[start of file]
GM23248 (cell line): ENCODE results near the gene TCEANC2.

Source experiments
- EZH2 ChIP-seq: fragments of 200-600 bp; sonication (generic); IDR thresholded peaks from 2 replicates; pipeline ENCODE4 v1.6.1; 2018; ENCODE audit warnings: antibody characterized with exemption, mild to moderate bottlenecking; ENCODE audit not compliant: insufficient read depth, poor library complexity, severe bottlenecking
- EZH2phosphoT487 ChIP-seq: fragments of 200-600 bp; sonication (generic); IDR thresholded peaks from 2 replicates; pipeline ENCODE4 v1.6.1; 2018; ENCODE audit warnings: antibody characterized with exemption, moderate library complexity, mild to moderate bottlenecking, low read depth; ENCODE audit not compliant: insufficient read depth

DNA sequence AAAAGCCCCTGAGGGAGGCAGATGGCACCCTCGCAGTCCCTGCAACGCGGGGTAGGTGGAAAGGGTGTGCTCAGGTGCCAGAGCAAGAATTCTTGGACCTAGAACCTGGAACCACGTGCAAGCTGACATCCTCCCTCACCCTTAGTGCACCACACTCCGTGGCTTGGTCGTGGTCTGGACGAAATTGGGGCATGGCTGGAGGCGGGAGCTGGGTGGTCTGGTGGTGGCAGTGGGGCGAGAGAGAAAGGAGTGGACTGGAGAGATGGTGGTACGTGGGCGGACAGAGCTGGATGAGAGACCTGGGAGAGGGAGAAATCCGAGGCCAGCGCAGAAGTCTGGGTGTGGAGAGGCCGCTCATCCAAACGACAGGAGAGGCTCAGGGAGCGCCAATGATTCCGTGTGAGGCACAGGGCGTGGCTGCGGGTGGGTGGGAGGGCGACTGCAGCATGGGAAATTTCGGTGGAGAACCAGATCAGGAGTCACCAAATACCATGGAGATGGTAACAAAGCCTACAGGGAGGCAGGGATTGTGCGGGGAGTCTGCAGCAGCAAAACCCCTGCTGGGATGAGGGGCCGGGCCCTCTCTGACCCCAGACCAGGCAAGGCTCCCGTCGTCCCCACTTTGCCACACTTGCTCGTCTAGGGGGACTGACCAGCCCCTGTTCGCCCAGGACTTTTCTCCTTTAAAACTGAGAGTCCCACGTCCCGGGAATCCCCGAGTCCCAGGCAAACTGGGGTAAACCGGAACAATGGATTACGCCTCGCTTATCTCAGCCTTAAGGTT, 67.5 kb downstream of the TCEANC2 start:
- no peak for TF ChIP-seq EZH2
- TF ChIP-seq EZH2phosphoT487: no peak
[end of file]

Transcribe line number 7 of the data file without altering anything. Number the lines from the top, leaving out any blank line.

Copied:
- TF ChIP-seq EZH2phosphoT487: no peak